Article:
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Interview With A DACA Affected Student: Caren Tinajer-Sanchez

Caren Tinajer-Sanchez is a student affected by the Deferred Action for Childhood Arrivals (DACA) an American immigration policy that allows certain individuals who entered the U.S. illegally as minors to receive a renewable visa to be eligible for a work permit and attend college. Read about her experience below!

Question: Can you tell me about yourself.
A: My name is Caren Tinajero-Sanchez. I am currently a sophomore at The
University of Alabama at Birmingham pursuing a degree in Nursing. I
was born in Mexico City, Mexico and brought to Calera, Alabama at the
age of 6. I have two older brothers and a younger one.

Q: What were you dreaming of studying under DACA?
A: With DACA my dreams of becoming a nurse were finally starting to
come true. After getting a degree in nursing and working as a nurse, I
wanted to go to Troy university and get a major in American Sign

Q: Explain your reaction when you heard that DACA would be

A: After hearing the news that the DACA Act would be terminated, I felt
that all my hard work was worthless, all the late-night studying was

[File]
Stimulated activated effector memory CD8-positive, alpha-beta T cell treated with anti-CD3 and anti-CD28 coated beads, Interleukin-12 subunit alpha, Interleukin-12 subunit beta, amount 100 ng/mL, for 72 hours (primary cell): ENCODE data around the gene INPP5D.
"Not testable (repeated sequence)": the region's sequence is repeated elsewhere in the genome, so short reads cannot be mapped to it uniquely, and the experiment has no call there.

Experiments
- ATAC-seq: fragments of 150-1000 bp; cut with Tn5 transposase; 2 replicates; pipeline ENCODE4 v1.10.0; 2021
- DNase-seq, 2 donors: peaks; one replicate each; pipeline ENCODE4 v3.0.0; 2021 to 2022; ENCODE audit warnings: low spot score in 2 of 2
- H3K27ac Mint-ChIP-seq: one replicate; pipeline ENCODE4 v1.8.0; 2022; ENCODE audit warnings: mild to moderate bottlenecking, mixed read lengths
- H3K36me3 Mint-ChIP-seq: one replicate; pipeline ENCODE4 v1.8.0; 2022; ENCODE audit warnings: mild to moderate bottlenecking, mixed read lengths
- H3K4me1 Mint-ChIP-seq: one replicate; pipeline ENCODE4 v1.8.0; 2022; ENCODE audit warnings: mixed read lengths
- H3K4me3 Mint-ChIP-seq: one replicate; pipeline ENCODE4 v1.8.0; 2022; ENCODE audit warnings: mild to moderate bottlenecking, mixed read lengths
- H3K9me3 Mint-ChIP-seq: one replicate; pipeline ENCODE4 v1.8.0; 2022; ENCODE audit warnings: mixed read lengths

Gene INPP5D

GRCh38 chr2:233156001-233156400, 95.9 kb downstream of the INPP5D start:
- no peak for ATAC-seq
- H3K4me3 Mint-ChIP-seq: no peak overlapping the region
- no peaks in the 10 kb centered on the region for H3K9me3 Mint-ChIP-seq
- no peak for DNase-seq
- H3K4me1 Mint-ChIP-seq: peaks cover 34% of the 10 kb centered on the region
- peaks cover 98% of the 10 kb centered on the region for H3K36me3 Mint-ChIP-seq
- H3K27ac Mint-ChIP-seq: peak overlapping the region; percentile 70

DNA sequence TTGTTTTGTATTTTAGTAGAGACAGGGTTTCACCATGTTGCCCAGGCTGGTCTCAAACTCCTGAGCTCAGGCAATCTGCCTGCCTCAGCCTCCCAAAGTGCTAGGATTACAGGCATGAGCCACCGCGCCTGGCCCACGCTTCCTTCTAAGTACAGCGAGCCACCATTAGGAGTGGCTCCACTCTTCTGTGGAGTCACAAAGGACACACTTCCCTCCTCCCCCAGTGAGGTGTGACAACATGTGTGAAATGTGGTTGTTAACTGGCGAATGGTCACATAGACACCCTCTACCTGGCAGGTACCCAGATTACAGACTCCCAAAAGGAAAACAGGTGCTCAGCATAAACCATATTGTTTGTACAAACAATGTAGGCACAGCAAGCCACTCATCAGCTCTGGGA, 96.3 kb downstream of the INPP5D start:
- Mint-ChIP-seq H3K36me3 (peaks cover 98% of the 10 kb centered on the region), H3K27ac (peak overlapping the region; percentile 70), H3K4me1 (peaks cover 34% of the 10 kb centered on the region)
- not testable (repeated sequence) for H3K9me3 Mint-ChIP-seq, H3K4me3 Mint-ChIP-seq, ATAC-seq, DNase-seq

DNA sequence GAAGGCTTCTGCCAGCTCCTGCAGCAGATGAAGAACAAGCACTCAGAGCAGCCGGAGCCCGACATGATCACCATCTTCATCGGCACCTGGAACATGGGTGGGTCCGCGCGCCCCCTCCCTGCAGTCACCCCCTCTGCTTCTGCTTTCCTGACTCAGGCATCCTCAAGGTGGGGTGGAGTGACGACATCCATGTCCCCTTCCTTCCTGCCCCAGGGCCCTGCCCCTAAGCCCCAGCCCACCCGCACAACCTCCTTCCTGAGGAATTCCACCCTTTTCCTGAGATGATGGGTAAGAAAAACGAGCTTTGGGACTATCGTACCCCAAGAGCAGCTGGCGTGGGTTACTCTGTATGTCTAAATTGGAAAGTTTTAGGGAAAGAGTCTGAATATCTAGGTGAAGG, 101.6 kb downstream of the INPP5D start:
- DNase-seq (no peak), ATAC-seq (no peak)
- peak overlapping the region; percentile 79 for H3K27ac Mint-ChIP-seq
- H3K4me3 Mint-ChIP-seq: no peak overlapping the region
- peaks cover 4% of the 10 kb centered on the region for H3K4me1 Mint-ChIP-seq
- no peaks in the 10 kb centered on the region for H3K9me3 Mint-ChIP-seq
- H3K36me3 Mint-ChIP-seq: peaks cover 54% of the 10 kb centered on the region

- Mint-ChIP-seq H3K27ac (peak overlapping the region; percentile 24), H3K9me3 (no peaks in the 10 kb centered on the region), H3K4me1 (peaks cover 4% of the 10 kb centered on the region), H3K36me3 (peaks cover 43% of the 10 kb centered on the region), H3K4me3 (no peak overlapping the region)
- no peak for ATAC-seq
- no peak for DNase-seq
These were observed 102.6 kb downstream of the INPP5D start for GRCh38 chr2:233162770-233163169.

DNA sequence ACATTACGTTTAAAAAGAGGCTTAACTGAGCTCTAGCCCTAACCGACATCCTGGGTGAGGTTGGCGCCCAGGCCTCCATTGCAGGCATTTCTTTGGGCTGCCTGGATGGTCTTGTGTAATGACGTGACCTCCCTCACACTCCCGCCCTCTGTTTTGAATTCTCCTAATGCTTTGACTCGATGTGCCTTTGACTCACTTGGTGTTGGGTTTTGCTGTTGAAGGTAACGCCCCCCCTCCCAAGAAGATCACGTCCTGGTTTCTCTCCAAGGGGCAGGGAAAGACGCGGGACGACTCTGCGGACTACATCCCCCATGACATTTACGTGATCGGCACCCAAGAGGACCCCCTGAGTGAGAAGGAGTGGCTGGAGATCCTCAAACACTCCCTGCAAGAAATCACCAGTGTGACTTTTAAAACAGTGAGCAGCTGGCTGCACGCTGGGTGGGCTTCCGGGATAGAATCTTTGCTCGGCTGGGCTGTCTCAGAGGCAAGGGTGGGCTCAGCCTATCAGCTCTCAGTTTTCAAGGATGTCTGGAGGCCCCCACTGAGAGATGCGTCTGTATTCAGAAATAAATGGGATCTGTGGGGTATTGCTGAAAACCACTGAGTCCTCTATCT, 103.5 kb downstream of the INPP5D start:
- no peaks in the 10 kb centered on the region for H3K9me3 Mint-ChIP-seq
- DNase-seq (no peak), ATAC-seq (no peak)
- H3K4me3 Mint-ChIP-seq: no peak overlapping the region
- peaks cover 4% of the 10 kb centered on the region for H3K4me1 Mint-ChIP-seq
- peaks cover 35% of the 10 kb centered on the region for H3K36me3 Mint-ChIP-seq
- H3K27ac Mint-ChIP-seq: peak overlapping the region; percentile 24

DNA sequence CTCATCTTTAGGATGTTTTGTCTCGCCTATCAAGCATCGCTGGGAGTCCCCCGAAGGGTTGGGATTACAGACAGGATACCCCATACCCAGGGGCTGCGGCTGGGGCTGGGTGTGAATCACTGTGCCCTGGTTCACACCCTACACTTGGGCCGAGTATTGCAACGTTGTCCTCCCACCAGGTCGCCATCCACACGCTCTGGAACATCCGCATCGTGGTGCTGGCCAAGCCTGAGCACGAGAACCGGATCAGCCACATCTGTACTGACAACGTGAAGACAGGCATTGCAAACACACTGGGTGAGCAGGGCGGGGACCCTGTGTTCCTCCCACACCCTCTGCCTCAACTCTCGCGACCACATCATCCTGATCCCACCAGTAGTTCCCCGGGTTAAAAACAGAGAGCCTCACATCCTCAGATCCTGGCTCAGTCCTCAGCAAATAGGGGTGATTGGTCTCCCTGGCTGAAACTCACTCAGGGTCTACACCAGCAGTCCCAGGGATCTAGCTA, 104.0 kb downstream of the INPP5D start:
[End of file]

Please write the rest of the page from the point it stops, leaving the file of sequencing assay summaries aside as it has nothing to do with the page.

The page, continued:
nothing, all the money and time in college would be a waste because,
without DACA, I would not be able to attend college anymore and
pursue my dreams.

Q: Did you take any kind of action after you heard the news? If so, what
A: Not really because I was in class when I found out the news but my
campus, UAB, had already organized a solidarity rally the following
day, and that’s when I knew it was time to fight harder so I decided to
share my story.

Q: What would you tell young girls who may relate to you?
A: My advice for other young girls who may be related to me is that this is
no time to panic instead we should make our voices stronger and let
them be heard. We should not feel like we are alone because about 800,000 other dreams are in the same situation as us and only together we can overcome this bump on our road to success.

Q: What do you think would be helpful for readers to get out of your interview?
A: I want readers to understand that we, DACA recipients, were brought
here as children and did not know any better. The only thing our parents
were looking for was a better future as well as a safer country. Many
people have a misconception about what DACA provides for us. DACA
gives us a two-year renewable work permit. With the work permit we
are allowed to get a driver license and go to college. With DACA we are
not allowed to receive any kind of help from the government such as
financial aid or scholarships.

Q: How can readers help?
A: If you want to help, call your congressman and let them know you
support DACA. You can also go out to rallies and let your voices be
hear that you want DACA to continue or a more permanent solution.

Thank you Caren Tinajer-Sanchez for sharing your experience!

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